Appalachia’s New Day: Rural Hospitals

on 01/22/2020 11:09 AM

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Because of budget and healthcare cuts in recent years, many rural hospitals have had to close, or merge into larger hospital systems to stay viable. For others, being innovative in operations (think, solar-powered) and services has allowed them to keep providing excellent patient care, even in the face of increased cost of operations and declining populations.
Rockcastle Regional Hospital & Respiratory Care Center is one of the best examples of this. Established in 1956, they first recognized a need for long-term care for ventilator-dependent patients in the 1980s and decided to establish this as one of their specialties.
Today, patients from more than 26 states have traveled to Mount Vernon to receive this care and they are one of the only locations in Kentucky offering these services.
They have expanded the Respiratory Care Center to now accommodate 143 residents at any given time. At the same time, they’ve made major technology updates to improve quality of life for their long-term residents.
Community Relations Director Jana Bray said many patients come to Rockcastle Regional when they are babies, and stay for the rest of their lives, while other patients may stay until they can wean from the ventilator. Their current rate of weaning patients is 40 percent, the highest in the nation.
Many times, when a patient is placed on a ventilator, they lose the ability to communicate as air no longer reaches the vocal cords. Rockcastle Regional staff works with patients to guide them through the use of a speaking valve, and for those whose illness may not allow them to speak through the valve, they guide them through the use of a device called a Tobii.
The Tobii allows residents to use their eyes to focus on a digital keyboard. Near-infrared illumination reflects patterns on resident’s cornea and pupil, and image sensors capture images of their eyes. Looking at a letter for less than a second causes that letter to appear as text, allowing residents to “type” messages with their eyes.
One resident who suffers from Amyotrophic Lateral Sclerosis (ALS) reported that being able to communicate has given him new hope and optimism. He said the Tobii gives him access to social media, which helps him stay socially connected.
In addition, many of the patients have rooms equipped with Google Home devices so they can access information and music using voice control. Proven to be a mood stimulator, music also increases language exposure for those dealing with speech/language challenges.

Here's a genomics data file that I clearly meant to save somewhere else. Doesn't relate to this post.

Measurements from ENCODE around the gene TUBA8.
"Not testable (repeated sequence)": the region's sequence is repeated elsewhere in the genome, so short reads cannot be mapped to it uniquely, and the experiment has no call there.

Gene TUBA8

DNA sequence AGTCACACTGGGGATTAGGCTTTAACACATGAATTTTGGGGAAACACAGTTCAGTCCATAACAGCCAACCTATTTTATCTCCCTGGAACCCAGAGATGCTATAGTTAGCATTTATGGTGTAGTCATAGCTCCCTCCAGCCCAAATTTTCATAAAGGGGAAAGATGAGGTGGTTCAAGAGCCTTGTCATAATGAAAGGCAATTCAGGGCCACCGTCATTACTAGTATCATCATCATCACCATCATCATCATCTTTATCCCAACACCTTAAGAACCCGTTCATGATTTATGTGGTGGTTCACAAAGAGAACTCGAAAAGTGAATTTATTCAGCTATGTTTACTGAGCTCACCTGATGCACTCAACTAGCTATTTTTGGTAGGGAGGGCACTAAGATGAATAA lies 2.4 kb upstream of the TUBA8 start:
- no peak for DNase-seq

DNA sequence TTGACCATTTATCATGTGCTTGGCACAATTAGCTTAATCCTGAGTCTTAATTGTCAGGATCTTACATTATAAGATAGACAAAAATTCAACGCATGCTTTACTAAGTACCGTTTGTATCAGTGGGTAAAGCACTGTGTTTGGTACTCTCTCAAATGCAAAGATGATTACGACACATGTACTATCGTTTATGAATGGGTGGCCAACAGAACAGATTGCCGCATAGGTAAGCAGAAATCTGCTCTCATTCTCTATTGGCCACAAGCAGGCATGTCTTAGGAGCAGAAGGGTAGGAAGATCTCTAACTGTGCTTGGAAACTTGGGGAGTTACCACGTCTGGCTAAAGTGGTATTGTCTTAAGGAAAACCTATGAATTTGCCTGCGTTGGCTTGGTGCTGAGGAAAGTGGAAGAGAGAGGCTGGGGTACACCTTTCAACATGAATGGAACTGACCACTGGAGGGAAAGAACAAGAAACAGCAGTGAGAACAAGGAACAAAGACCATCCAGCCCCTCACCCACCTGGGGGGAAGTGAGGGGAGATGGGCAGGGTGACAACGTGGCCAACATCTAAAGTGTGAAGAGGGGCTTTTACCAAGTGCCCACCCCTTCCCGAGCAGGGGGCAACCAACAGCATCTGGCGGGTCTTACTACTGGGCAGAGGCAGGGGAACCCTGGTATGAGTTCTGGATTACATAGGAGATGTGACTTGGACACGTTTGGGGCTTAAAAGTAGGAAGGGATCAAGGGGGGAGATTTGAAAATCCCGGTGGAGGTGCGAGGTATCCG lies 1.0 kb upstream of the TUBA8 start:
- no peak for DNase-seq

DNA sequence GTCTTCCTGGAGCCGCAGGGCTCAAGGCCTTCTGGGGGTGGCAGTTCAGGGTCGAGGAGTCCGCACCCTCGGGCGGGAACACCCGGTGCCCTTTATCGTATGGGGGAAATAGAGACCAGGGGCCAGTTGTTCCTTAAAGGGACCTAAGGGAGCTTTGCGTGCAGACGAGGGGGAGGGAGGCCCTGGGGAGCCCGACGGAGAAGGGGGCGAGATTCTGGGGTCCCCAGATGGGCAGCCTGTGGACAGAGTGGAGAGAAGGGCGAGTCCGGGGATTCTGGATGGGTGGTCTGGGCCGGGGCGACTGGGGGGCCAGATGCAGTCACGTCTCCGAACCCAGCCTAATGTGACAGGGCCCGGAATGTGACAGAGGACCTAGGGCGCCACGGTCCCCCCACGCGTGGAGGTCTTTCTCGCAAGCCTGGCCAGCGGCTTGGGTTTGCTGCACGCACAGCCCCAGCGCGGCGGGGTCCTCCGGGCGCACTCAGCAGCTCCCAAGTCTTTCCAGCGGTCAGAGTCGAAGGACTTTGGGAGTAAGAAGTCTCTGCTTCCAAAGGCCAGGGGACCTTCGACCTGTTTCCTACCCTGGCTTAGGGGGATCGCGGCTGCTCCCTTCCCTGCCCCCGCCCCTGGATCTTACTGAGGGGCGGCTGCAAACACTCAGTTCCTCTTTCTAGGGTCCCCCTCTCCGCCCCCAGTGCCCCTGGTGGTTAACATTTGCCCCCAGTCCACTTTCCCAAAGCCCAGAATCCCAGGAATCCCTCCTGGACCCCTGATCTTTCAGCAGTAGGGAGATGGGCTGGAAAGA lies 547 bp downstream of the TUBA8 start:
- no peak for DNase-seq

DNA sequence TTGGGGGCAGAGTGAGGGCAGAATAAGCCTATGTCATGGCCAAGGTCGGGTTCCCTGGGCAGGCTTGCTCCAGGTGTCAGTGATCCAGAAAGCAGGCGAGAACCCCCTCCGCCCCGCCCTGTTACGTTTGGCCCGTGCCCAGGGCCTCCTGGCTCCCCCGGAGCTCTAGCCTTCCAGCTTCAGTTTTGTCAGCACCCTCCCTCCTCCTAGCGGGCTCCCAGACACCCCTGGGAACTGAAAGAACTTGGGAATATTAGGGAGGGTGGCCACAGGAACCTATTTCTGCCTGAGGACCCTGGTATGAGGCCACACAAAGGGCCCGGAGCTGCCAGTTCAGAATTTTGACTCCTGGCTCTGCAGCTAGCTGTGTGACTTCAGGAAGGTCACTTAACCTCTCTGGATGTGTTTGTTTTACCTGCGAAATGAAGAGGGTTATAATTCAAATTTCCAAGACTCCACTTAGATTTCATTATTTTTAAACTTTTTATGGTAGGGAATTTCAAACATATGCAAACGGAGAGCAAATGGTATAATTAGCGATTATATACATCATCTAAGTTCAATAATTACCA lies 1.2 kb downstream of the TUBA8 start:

Further looking for ways to innovate, in 2011, they became the first hospital in the state to use solar as a major source of their energy.
More than 200 solar modules were installed on the roof of the hospital's Outpatient Services Center, generating more than 60.9 Kilowatts total. The solar panels essentially power the energy use of the third floor of the Outpatient Services Center.
Rockcastle Regional is the county’s largest employer with more than 800 employees, and they continually seek to serve the larger community. In addition to their award-winning acute and outpatient care, they have a robust outreach program focused on preventing illness. For the past several years, they have coordinated one run/walk event every month through their Countywide Stride series. They also regularly provide health screenings and education through various events, such as Ladies Night Out and more.
“Our community outreach programs have become an example for other healthcare organizations across the country to follow,” said Bray. “Our programs continue to make real change for people in our county, and we plan to continue offering these resources for years to come.”
Not only does Rockcastle Regional help drive the county economy by bringing in individuals from across the country for top-notch ventilator care, but they provide excellent services for local residents and focus on building a culture of health in the area. They are a model for rural hospitals across the country and their efforts are putting fresh air into Appalachia’s New Day in Rockcastle County.
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